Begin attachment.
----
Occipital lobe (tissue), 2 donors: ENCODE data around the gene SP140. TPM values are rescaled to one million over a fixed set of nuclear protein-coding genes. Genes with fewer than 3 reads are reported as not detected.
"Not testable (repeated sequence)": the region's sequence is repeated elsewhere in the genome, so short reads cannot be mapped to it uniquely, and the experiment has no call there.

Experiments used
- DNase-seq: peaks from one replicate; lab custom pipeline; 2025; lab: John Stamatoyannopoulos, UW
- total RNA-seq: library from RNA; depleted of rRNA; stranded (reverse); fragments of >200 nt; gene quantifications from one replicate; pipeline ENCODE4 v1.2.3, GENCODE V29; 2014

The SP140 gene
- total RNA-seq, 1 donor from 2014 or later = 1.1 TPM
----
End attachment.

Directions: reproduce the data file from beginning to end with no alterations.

Occipital lobe (tissue), 2 donors: ENCODE data around the gene SP140. TPM values are rescaled to one million over a fixed set of nuclear protein-coding genes. Genes with fewer than 3 reads are reported as not detected.
"Not testable (repeated sequence)": the region's sequence is repeated elsewhere in the genome, so short reads cannot be mapped to it uniquely, and the experiment has no call there.

Experiments used
- DNase-seq: peaks from one replicate; lab custom pipeline; 2025; lab: John Stamatoyannopoulos, UW
- total RNA-seq: library from RNA; depleted of rRNA; stranded (reverse); fragments of >200 nt; gene quantifications from one replicate; pipeline ENCODE4 v1.2.3, GENCODE V29; 2014

The SP140 gene
- total RNA-seq, 1 donor from 2014 or later = 1.1 TPM